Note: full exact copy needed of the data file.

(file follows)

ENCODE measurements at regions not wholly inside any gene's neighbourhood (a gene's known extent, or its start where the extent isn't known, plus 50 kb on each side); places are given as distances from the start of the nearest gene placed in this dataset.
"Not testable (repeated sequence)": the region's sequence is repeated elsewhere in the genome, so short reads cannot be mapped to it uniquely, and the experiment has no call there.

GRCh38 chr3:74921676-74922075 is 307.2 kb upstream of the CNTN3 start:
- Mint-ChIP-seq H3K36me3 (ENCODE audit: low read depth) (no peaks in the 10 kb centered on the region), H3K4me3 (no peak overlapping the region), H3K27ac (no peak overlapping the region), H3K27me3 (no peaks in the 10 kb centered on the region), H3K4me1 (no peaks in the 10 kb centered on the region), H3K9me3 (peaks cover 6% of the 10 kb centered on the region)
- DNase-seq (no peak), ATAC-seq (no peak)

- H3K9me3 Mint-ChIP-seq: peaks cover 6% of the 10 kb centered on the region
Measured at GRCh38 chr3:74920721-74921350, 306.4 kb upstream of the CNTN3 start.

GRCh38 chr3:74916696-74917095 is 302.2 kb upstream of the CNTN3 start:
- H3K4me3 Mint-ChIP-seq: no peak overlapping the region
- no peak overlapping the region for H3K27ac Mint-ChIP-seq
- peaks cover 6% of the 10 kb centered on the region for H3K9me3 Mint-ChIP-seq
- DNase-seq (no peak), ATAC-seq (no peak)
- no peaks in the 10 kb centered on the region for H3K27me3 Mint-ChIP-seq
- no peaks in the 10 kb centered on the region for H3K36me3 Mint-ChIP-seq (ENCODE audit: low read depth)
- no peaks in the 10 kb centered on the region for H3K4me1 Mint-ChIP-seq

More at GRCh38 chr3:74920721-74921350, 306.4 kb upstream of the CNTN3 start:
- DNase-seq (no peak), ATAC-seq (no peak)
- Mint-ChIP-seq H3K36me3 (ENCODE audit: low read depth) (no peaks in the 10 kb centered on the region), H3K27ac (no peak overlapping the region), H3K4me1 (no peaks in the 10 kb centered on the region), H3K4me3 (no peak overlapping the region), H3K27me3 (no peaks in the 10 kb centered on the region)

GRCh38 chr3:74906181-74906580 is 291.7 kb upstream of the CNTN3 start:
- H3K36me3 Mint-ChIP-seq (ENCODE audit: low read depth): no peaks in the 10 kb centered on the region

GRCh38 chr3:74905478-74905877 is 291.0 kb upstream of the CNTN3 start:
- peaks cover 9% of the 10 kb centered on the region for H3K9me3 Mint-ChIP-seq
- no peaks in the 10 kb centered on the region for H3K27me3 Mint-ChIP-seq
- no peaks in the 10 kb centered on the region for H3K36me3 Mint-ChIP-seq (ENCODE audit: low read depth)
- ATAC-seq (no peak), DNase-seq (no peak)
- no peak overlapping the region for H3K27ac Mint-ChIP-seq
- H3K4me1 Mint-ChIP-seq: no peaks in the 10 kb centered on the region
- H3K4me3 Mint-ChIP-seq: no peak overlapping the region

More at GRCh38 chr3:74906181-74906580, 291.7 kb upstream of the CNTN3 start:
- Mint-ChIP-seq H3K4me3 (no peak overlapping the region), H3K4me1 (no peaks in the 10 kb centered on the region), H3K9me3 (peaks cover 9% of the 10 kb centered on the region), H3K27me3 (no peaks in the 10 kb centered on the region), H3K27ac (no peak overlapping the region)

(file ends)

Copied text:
ENCODE measurements at regions not wholly inside any gene's neighbourhood (a gene's known extent, or its start where the extent isn't known, plus 50 kb on each side); places are given as distances from the start of the nearest gene placed in this dataset.
"Not testable (repeated sequence)": the region's sequence is repeated elsewhere in the genome, so short reads cannot be mapped to it uniquely, and the experiment has no call there.

GRCh38 chr3:74921676-74922075 is 307.2 kb upstream of the CNTN3 start:
- Mint-ChIP-seq H3K36me3 (ENCODE audit: low read depth) (no peaks in the 10 kb centered on the region), H3K4me3 (no peak overlapping the region), H3K27ac (no peak overlapping the region), H3K27me3 (no peaks in the 10 kb centered on the region), H3K4me1 (no peaks in the 10 kb centered on the region), H3K9me3 (peaks cover 6% of the 10 kb centered on the region)
- DNase-seq (no peak), ATAC-seq (no peak)

- H3K9me3 Mint-ChIP-seq: peaks cover 6% of the 10 kb centered on the region
Measured at GRCh38 chr3:74920721-74921350, 306.4 kb upstream of the CNTN3 start.

GRCh38 chr3:74916696-74917095 is 302.2 kb upstream of the CNTN3 start:
- H3K4me3 Mint-ChIP-seq: no peak overlapping the region
- no peak overlapping the region for H3K27ac Mint-ChIP-seq
- peaks cover 6% of the 10 kb centered on the region for H3K9me3 Mint-ChIP-seq
- DNase-seq (no peak), ATAC-seq (no peak)
- no peaks in the 10 kb centered on the region for H3K27me3 Mint-ChIP-seq
- no peaks in the 10 kb centered on the region for H3K36me3 Mint-ChIP-seq (ENCODE audit: low read depth)
- no peaks in the 10 kb centered on the region for H3K4me1 Mint-ChIP-seq

More at GRCh38 chr3:74920721-74921350, 306.4 kb upstream of the CNTN3 start:
- DNase-seq (no peak), ATAC-seq (no peak)
- Mint-ChIP-seq H3K36me3 (ENCODE audit: low read depth) (no peaks in the 10 kb centered on the region), H3K27ac (no peak overlapping the region), H3K4me1 (no peaks in the 10 kb centered on the region), H3K4me3 (no peak overlapping the region), H3K27me3 (no peaks in the 10 kb centered on the region)

GRCh38 chr3:74906181-74906580 is 291.7 kb upstream of the CNTN3 start:
- H3K36me3 Mint-ChIP-seq (ENCODE audit: low read depth): no peaks in the 10 kb centered on the region

GRCh38 chr3:74905478-74905877 is 291.0 kb upstream of the CNTN3 start:
- peaks cover 9% of the 10 kb centered on the region for H3K9me3 Mint-ChIP-seq
- no peaks in the 10 kb centered on the region for H3K27me3 Mint-ChIP-seq
- no peaks in the 10 kb centered on the region for H3K36me3 Mint-ChIP-seq (ENCODE audit: low read depth)
- ATAC-seq (no peak), DNase-seq (no peak)
- no peak overlapping the region for H3K27ac Mint-ChIP-seq
- H3K4me1 Mint-ChIP-seq: no peaks in the 10 kb centered on the region
- H3K4me3 Mint-ChIP-seq: no peak overlapping the region

More at GRCh38 chr3:74906181-74906580, 291.7 kb upstream of the CNTN3 start:
- Mint-ChIP-seq H3K4me3 (no peak overlapping the region), H3K4me1 (no peaks in the 10 kb centered on the region), H3K9me3 (peaks cover 9% of the 10 kb centered on the region), H3K27me3 (no peaks in the 10 kb centered on the region), H3K27ac (no peak overlapping the region)